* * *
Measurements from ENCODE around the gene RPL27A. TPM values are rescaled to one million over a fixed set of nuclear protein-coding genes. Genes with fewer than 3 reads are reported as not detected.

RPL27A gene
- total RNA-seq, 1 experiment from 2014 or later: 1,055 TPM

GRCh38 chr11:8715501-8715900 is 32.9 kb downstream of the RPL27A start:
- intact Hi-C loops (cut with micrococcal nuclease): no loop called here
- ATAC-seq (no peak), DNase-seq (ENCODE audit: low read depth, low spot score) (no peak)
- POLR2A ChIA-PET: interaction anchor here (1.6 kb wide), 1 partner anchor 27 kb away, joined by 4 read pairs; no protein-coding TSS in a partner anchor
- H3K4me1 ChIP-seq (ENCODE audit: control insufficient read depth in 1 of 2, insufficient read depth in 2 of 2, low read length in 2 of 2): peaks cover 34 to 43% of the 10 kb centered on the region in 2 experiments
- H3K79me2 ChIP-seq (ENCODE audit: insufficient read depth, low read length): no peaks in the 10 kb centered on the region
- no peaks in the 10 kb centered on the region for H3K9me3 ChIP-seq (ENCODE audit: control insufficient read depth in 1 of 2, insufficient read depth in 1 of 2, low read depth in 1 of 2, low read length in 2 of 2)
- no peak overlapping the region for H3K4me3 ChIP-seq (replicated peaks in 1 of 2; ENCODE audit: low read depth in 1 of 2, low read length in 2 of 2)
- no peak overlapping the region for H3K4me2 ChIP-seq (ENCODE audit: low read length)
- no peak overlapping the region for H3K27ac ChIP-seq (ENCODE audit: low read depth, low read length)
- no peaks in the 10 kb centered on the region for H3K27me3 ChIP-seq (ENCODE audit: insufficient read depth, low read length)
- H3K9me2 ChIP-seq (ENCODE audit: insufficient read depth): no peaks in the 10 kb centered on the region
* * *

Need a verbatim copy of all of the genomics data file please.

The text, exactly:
Measurements from ENCODE around the gene RPL27A. TPM values are rescaled to one million over a fixed set of nuclear protein-coding genes. Genes with fewer than 3 reads are reported as not detected.

RPL27A gene
- total RNA-seq, 1 experiment from 2014 or later: 1,055 TPM

GRCh38 chr11:8715501-8715900 is 32.9 kb downstream of the RPL27A start:
- intact Hi-C loops (cut with micrococcal nuclease): no loop called here
- ATAC-seq (no peak), DNase-seq (ENCODE audit: low read depth, low spot score) (no peak)
- POLR2A ChIA-PET: interaction anchor here (1.6 kb wide), 1 partner anchor 27 kb away, joined by 4 read pairs; no protein-coding TSS in a partner anchor
- H3K4me1 ChIP-seq (ENCODE audit: control insufficient read depth in 1 of 2, insufficient read depth in 2 of 2, low read length in 2 of 2): peaks cover 34 to 43% of the 10 kb centered on the region in 2 experiments
- H3K79me2 ChIP-seq (ENCODE audit: insufficient read depth, low read length): no peaks in the 10 kb centered on the region
- no peaks in the 10 kb centered on the region for H3K9me3 ChIP-seq (ENCODE audit: control insufficient read depth in 1 of 2, insufficient read depth in 1 of 2, low read depth in 1 of 2, low read length in 2 of 2)
- no peak overlapping the region for H3K4me3 ChIP-seq (replicated peaks in 1 of 2; ENCODE audit: low read depth in 1 of 2, low read length in 2 of 2)
- no peak overlapping the region for H3K4me2 ChIP-seq (ENCODE audit: low read length)
- no peak overlapping the region for H3K27ac ChIP-seq (ENCODE audit: low read depth, low read length)
- no peaks in the 10 kb centered on the region for H3K27me3 ChIP-seq (ENCODE audit: insufficient read depth, low read length)
- H3K9me2 ChIP-seq (ENCODE audit: insufficient read depth): no peaks in the 10 kb centered on the region